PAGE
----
The Globalized Periphery: Atlantic Commerce, Socioeconomic and Cultural Change in Central Europe (circa 1680-1850)
German Research Foundation
since January 2015
Socio-economic relations between early modern Central Europe – loosely defined as the territories of the Holy Roman Empire – and the Atlantic World have been widely neglected by the prospering research in Atlantic History. This project shall investigate the integration of the Empire's seemingly landlocked peripheries into global markets, with a focus on
- the export of manufactures meant for bartering African slaves and for consumption in the New World,
- the reflux of products from Africa and the Americas and their impact on material culture and on the social fabric in the Empire.
They shall be investigated in three discrete but interlinked sub-projects, covering a long 18th c., when Atlantic slave trade and plantation slavery, and European proto-industry were at peak.
Low wages in Pomerania, Silesia, Galicia etc. allowed for linen from these regions to compete even with cottons from India, on markets in Western Europe, Africa and the Americas. The networks of distribution, spun by Silesian linen merchants into seaports in Western Europe and beyond shall therefore constitute one case study within the project. Since Africa in particular was a ‘buyers' market' whose consumers shaped the assortments of goods shipped there and thus made their mark on production in Europe, a second sub-project shall analyse volume and structure of exports from Central Europe via France and Portugal to Africa. It will shed light on Central European interests in the slave trade and also investigate Huguenot and Sephardic mercantile networks. The third sub-project will study the impact of Atlantic consumer products and raw materials in Central Europe, including lesser known merchandise, e.g. West African gum Arabic, crucial to textile dying. It will ask how consumption contributed to the emergence of new groups (‘middling sorts') and identities. Aspects of the gradually changing social fabric will be labour, family and gender roles, food, clothing, interior decoration, etc.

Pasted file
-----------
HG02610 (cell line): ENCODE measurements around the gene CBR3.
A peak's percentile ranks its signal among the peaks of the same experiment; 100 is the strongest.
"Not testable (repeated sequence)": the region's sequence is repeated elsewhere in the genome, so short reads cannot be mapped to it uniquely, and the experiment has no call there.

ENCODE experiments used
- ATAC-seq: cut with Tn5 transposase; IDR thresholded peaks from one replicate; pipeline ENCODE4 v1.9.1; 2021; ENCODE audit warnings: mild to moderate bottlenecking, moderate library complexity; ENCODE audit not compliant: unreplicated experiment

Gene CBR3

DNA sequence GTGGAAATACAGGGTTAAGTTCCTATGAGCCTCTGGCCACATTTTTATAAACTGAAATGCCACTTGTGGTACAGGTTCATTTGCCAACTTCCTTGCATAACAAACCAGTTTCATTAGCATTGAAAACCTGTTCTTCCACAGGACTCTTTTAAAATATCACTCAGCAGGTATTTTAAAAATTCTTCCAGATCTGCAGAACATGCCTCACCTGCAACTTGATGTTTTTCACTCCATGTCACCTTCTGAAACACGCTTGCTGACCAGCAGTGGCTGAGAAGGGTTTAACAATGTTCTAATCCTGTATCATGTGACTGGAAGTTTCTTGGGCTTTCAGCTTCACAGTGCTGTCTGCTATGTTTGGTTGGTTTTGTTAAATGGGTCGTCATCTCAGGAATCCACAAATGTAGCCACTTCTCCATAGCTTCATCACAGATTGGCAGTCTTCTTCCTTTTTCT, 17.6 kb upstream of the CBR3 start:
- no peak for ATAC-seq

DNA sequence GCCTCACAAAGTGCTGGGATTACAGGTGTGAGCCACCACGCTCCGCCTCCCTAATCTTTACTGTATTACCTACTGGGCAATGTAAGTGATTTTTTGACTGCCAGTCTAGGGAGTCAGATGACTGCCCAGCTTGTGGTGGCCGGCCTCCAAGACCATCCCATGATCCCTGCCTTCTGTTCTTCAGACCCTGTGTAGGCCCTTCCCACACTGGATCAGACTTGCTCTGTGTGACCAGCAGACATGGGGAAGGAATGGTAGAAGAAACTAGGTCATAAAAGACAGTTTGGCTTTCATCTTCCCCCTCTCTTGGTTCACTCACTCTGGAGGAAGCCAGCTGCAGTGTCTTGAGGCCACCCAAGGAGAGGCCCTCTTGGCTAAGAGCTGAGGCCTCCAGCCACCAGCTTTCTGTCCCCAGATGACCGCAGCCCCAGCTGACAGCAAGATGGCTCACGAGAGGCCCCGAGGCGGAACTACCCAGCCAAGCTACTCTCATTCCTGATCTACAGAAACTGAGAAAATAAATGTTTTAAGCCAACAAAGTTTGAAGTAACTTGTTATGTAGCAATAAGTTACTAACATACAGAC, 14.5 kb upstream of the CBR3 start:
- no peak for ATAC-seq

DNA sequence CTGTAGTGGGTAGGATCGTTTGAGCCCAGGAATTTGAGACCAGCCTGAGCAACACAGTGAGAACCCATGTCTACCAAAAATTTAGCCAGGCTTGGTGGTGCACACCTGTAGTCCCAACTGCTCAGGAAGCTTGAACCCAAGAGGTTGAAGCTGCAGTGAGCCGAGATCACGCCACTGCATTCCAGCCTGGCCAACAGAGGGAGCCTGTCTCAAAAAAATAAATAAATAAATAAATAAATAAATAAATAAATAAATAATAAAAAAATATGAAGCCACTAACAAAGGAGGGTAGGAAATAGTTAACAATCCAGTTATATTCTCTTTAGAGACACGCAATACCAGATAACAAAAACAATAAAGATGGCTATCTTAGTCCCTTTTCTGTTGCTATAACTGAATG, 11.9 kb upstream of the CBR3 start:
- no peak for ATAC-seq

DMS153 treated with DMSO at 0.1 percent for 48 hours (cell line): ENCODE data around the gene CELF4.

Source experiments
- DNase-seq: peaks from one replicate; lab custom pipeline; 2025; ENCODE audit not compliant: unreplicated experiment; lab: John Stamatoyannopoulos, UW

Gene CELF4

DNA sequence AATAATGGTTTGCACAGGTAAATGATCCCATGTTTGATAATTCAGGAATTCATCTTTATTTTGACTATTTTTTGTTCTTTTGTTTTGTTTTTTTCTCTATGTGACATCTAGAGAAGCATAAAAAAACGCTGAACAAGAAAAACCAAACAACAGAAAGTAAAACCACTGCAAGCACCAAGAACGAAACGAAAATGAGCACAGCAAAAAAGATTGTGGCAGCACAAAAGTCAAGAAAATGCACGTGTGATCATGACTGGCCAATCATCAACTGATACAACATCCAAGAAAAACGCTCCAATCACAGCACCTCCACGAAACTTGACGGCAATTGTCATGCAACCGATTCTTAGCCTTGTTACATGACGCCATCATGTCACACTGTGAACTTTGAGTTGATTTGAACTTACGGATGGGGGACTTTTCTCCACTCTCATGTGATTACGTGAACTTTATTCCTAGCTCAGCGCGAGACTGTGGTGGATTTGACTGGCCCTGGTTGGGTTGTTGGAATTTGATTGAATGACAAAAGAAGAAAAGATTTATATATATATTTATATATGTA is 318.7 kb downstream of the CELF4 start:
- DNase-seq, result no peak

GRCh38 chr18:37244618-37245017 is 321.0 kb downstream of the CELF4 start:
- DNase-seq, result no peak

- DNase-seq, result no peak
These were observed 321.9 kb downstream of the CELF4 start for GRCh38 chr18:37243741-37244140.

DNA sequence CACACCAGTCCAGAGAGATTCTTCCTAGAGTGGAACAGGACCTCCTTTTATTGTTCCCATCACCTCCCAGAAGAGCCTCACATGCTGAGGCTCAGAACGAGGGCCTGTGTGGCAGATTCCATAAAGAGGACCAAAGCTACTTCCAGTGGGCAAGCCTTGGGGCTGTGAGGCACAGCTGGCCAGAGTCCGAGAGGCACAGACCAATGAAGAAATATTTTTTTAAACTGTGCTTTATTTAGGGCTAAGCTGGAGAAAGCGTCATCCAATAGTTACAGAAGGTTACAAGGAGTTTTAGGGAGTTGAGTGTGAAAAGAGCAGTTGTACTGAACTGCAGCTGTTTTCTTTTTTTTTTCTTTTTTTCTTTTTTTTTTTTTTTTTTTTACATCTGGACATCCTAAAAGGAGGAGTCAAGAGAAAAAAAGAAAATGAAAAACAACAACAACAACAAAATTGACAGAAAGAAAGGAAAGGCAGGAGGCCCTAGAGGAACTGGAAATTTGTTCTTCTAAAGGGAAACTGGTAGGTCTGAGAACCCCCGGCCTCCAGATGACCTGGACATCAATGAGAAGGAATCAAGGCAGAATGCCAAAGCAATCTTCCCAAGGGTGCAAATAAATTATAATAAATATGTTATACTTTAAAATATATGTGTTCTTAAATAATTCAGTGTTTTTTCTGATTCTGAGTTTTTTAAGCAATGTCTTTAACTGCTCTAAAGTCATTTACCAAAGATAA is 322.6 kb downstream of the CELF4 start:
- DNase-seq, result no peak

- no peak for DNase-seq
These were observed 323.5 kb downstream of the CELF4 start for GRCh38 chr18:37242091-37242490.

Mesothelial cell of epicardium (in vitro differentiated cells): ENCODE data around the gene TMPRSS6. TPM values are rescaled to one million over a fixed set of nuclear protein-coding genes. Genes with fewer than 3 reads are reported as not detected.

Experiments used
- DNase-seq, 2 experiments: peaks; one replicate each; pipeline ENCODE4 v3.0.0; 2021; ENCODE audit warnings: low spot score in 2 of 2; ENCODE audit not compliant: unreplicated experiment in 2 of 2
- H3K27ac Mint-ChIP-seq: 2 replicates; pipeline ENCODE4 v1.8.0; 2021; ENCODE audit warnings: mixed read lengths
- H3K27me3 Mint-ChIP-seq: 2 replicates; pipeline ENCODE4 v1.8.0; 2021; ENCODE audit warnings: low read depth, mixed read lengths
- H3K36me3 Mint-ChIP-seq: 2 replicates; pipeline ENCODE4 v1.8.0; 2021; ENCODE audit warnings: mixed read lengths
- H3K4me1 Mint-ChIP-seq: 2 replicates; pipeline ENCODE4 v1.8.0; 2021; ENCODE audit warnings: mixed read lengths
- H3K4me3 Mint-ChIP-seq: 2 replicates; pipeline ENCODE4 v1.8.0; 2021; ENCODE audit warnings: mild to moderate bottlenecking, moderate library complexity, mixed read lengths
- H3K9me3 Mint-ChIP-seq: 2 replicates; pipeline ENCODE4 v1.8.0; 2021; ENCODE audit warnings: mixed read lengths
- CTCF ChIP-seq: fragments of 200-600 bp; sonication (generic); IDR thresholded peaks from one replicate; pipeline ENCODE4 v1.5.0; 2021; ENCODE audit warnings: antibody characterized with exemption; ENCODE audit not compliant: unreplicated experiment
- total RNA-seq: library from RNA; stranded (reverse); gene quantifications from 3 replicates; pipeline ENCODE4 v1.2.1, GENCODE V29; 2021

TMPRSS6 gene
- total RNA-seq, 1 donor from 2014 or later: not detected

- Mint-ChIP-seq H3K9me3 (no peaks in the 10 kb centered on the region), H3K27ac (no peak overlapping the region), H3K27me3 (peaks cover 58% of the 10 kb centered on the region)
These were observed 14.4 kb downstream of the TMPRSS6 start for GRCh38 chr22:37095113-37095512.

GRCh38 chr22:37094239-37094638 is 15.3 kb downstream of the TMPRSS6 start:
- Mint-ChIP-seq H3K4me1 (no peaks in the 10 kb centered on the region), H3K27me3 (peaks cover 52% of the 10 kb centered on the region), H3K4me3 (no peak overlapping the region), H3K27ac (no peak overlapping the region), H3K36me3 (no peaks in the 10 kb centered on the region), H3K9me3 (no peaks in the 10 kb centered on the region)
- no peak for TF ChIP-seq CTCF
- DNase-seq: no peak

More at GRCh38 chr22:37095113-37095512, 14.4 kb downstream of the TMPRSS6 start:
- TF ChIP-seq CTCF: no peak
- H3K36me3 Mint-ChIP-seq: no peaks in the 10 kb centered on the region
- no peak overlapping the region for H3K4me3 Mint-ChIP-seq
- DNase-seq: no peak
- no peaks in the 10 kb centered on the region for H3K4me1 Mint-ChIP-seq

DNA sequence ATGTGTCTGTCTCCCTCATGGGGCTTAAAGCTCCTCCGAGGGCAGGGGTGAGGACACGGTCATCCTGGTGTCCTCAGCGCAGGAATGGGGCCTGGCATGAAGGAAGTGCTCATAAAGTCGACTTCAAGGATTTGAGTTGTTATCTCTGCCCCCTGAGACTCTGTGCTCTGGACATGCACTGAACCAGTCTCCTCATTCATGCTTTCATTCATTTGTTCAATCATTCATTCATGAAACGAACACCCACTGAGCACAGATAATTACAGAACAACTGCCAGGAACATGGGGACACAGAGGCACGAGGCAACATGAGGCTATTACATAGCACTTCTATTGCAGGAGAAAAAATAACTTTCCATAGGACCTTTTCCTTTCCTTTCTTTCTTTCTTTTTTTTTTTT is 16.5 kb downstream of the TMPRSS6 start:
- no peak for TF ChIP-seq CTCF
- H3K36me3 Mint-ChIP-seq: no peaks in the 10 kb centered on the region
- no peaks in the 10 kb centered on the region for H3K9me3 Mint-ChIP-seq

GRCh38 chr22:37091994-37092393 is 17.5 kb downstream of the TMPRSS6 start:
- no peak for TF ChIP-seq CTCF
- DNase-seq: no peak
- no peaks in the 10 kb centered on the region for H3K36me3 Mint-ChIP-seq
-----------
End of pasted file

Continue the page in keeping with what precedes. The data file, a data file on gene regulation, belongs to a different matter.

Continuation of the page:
The integration of European peripheries into global markets and the demographic growth triggered by additional income from proto-industrial employment invite an interpretation of this process as ‘labour intensive', as opposed to the ‘capital intensive' path generally regarded as the European characteristic. This hypothesis shall challenge current dichotomies separating Asia and Europe, and contribute to current debates on different paths to industrialization.